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Christ the King Sunday is also known in some churches as the Reign of Christ Sunday. Either way, something very powerful is being said. "King," "kingdom," "reign" - these are all highly-charged political words. They say something about power: who has it, and conversely, who does not.
Pilate understood that. He asked Jesus, "Are you the king of the Jews?" This is not a casual question, although Pilate seems to be asking it derisively. In fact, this word "king" is repeated nine times during this encounter between Pilate, Jesus and the Jewish leaders.
Jesus' response is interesting. Instead of a direct answer, he comes back with another question: "Is that your own idea, or did others talk to you about me?" Sounds almost smart-alecky or at least bold considering his situation. The Jewish leaders had brought him to Pilate after their illegal midnight trial. They made it perfectly clear that the expectation was that Pilate would condemn him to death, so one would think that flippant replies might not be the best idea.
Pilate, of course, is equally flippant in response: "Am I a Jew?" - the implication being that even an idiot would never make THAT mistake. In fact, that attitude was characteristic of Pilate's administration in Judea - in his arrogance he never deigned to identify with the people in his charge and the result was an ill-tempered, mean-spirited regime that would have long ago been relegated to the dust bin of history, his name quickly forgotten, except for one memorable, even earth-shaking, incident.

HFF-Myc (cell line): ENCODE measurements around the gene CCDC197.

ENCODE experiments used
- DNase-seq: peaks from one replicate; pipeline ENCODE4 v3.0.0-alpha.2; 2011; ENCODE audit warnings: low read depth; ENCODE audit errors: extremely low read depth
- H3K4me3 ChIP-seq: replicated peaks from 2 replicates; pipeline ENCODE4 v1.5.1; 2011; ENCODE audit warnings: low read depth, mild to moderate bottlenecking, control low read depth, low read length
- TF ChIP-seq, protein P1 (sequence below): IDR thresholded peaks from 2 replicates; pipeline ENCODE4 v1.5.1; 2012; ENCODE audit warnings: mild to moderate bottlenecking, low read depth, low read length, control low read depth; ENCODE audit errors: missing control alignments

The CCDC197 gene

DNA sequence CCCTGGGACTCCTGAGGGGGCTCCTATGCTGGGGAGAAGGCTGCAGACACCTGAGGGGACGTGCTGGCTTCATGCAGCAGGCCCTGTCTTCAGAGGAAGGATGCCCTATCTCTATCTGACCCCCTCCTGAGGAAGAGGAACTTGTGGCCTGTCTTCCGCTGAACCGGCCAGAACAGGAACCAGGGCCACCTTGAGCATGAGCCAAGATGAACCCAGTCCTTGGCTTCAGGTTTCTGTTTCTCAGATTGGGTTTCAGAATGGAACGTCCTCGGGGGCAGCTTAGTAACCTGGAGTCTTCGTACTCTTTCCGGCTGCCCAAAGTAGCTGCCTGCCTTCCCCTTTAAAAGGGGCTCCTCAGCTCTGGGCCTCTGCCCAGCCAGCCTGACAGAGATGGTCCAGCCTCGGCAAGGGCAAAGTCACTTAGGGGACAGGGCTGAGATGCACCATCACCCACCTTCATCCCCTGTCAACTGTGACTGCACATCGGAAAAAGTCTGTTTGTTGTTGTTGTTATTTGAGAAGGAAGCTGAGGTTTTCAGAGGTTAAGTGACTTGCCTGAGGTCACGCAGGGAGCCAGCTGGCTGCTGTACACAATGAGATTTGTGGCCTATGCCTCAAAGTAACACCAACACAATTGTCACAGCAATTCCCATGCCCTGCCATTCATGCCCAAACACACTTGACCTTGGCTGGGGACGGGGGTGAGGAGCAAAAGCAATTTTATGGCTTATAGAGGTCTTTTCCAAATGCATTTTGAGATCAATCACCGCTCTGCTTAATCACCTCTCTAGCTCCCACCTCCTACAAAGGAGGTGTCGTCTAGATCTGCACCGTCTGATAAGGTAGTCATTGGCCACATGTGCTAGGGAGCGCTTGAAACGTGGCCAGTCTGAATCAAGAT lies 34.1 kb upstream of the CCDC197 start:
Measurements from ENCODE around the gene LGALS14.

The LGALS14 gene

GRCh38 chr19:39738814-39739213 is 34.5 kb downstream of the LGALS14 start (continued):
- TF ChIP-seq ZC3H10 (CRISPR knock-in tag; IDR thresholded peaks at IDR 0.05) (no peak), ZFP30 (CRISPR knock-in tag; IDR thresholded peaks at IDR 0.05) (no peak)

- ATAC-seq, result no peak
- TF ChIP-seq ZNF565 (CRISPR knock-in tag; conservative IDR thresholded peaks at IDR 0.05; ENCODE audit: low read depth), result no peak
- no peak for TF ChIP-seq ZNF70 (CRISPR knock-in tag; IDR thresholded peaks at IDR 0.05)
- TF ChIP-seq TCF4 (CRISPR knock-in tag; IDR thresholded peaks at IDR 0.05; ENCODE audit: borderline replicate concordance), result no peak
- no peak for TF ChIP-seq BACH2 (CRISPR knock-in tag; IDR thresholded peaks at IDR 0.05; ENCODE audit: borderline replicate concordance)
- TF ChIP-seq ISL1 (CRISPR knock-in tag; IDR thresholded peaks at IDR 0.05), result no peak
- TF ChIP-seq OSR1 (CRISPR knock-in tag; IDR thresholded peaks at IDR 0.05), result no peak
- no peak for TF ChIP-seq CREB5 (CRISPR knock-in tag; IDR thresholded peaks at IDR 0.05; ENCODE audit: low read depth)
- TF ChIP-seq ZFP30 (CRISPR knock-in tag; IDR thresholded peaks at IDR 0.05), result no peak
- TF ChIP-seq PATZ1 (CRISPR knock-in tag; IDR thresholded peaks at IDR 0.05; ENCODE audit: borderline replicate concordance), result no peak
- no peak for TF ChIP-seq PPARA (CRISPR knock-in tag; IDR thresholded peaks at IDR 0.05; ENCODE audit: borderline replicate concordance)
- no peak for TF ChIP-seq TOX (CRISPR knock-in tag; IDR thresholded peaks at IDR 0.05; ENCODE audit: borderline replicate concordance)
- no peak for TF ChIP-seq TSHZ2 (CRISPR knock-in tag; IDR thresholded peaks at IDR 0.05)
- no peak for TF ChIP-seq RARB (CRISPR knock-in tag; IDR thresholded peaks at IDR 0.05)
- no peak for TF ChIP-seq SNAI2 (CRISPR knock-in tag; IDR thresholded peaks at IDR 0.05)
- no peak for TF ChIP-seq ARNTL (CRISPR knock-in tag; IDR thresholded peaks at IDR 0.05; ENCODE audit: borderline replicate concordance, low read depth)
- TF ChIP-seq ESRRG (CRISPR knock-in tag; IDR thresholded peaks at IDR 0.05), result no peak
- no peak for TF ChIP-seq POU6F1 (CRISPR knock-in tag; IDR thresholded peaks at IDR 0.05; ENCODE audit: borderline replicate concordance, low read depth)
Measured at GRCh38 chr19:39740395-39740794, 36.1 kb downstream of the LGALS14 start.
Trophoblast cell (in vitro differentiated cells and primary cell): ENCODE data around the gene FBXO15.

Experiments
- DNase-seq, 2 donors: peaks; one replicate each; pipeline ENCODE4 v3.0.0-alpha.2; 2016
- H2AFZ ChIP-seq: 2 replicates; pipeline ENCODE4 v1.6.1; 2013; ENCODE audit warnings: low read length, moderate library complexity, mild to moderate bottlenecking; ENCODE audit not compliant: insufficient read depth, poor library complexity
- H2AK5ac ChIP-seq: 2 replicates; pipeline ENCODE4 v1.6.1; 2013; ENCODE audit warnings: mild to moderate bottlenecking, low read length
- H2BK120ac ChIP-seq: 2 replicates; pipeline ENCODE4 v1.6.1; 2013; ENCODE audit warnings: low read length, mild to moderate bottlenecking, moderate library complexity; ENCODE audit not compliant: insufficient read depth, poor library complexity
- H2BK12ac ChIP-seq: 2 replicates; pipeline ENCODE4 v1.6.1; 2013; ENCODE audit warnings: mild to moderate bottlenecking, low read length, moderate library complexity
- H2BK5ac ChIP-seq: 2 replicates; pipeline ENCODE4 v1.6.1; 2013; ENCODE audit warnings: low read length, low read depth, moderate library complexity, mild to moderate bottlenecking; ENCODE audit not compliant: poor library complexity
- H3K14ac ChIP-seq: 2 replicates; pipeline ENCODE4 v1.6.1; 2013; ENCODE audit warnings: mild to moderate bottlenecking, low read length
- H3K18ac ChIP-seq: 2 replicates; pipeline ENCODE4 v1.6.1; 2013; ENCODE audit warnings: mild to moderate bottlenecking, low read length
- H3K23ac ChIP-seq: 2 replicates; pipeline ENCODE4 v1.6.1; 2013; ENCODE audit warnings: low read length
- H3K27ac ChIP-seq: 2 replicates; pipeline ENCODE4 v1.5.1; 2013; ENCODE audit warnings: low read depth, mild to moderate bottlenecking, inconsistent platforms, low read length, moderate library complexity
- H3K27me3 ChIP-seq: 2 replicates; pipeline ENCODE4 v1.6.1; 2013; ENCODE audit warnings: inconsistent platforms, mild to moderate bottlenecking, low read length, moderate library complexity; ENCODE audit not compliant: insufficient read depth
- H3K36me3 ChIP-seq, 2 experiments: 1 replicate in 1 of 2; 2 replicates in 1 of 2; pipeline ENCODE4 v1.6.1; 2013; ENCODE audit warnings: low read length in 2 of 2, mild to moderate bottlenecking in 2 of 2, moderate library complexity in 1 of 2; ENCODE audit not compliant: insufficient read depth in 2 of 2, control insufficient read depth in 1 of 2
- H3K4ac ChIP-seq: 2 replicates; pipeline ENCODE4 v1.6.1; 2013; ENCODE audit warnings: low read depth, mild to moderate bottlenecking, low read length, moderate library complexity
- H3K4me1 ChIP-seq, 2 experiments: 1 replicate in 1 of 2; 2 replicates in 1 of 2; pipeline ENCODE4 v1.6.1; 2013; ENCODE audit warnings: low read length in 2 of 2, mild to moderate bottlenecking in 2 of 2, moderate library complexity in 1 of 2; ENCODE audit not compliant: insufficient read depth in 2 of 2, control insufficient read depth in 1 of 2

Pilate was certainly no fan of the Jewish leaders. They had been trouble for him from the beginning and his very first visit to Jerusalem. Jerusalem was not the capital of the province; that was Caesarea. But the procurator paid many visits to Jerusalem, and, when he did, he always came with a detachment of soldiers. The soldiers had their standards; and on the top of the standard there was a little metal bust of the reigning Emperor. The Emperor was regarded as a god, and to the Jew, that little bust on the standards was a graven image.
Previous Roman governors, in deference to the religious scruples of the Jews, had removed that image before they entered the city. Pilate refused to do it; he would not pander to the superstitions of the Jews. He went back to Caesarea. The Jews followed him. They dogged his footsteps for five days. They were humble, but determined in their requests. Finally he told them to meet him in the amphitheatre. He surrounded them with armed soldiers, and informed them that if they did not stop their requests they would be killed there and then. The Jews bared their necks and invited the soldiers strike. Not even Pilate could massacre defenseless men like that. He was beaten and compelled to agree that the images should thereafter be removed from the standards. That was how Pilate began, and it was a bad beginning.(1)